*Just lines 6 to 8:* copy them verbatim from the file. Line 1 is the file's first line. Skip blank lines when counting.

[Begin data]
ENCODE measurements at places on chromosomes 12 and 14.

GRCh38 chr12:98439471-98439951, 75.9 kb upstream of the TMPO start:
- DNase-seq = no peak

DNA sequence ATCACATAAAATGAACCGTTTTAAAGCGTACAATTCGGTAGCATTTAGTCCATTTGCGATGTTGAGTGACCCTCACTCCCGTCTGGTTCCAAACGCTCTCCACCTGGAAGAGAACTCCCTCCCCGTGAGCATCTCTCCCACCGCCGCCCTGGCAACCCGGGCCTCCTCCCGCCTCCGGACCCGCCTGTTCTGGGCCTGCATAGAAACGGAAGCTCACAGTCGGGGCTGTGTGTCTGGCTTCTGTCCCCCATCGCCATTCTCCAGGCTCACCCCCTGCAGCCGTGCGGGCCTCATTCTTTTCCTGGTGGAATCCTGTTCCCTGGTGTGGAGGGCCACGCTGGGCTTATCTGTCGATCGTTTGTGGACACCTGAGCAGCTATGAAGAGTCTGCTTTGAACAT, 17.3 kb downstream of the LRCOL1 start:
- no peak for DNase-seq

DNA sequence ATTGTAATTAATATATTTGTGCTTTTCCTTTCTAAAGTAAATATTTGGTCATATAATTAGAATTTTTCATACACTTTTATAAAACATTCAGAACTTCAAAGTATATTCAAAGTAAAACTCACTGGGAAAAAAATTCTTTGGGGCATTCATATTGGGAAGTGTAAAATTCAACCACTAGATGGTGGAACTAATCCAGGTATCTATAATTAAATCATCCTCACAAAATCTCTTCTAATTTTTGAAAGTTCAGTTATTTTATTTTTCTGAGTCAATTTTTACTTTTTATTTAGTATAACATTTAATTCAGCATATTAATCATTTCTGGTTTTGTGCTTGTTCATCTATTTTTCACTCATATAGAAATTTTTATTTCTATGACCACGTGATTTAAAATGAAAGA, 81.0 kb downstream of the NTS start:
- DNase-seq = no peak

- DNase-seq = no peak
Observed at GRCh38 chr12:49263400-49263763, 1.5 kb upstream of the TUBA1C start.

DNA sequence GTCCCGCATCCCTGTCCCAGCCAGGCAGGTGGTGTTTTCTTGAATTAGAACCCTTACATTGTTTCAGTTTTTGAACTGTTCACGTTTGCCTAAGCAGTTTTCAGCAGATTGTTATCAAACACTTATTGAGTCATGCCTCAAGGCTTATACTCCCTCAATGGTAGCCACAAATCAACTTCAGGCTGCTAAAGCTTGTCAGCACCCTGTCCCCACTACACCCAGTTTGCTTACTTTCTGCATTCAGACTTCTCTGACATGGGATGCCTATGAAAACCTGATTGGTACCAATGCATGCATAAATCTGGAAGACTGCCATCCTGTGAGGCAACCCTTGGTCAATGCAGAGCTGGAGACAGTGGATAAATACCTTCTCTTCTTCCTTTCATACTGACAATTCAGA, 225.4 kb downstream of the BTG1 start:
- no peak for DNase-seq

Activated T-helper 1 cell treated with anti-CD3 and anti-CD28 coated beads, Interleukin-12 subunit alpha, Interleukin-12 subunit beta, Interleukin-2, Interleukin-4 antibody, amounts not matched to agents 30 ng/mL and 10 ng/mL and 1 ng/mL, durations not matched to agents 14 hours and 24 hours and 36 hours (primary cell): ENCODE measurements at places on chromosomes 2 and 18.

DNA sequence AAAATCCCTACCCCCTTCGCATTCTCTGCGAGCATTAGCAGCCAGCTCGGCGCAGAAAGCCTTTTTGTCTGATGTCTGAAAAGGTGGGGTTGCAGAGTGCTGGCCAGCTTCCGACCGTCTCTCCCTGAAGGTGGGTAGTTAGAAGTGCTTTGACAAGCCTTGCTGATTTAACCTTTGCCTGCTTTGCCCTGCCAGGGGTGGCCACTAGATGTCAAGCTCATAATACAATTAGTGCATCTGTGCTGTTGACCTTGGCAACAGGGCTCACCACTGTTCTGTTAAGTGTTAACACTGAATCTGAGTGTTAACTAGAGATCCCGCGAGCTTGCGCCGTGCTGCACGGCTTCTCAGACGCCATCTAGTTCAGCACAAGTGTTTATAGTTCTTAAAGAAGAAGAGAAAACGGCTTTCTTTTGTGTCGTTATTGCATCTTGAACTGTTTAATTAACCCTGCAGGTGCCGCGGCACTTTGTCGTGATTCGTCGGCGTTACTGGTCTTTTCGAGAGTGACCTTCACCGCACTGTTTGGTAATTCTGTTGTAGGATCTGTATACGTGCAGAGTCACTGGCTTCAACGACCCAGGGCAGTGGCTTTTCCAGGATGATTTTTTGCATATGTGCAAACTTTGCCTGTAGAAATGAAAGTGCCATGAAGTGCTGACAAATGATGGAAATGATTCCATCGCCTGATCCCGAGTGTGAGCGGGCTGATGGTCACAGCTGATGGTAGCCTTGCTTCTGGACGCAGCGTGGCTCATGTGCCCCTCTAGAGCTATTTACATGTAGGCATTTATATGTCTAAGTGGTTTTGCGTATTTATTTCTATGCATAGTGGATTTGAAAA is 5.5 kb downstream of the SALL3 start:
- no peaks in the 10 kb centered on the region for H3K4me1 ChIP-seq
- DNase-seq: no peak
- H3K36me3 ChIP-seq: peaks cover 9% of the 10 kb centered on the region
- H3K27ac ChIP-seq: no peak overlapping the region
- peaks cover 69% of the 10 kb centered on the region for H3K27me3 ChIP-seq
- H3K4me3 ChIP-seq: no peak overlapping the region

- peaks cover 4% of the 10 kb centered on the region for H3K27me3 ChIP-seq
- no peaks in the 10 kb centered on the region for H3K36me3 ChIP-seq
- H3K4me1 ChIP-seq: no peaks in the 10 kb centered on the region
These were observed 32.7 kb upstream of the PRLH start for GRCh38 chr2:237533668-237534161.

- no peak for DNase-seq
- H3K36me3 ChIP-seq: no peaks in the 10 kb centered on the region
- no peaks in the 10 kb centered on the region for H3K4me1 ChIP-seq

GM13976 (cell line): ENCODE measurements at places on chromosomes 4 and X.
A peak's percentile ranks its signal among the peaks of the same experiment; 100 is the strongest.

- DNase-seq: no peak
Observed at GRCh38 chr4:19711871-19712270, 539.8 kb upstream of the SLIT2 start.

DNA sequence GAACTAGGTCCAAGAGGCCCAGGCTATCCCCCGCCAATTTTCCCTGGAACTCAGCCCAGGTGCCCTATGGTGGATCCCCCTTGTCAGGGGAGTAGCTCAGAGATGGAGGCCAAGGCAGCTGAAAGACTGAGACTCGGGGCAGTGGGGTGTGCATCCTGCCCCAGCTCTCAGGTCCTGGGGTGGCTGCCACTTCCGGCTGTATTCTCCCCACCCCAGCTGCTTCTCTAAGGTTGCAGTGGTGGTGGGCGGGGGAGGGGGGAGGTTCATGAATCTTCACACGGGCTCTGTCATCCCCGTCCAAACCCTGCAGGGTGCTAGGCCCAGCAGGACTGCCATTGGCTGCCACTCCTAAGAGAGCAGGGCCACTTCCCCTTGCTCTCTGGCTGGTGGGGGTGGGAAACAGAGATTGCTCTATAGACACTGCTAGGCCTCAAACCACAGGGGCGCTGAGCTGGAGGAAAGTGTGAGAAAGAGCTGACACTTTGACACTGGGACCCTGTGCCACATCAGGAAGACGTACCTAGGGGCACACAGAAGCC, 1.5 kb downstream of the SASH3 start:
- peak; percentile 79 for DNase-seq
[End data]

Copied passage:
DNA sequence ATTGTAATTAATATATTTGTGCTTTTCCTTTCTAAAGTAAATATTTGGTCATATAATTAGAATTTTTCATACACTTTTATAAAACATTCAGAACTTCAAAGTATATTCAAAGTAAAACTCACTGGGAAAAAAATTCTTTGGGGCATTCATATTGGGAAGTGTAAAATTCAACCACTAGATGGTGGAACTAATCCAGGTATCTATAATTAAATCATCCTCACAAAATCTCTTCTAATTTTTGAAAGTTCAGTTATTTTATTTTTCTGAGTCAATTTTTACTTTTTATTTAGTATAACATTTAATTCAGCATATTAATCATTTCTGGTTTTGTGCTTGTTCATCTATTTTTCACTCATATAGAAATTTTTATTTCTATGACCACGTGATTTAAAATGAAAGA, 81.0 kb downstream of the NTS start:
- DNase-seq = no peak

- DNase-seq = no peak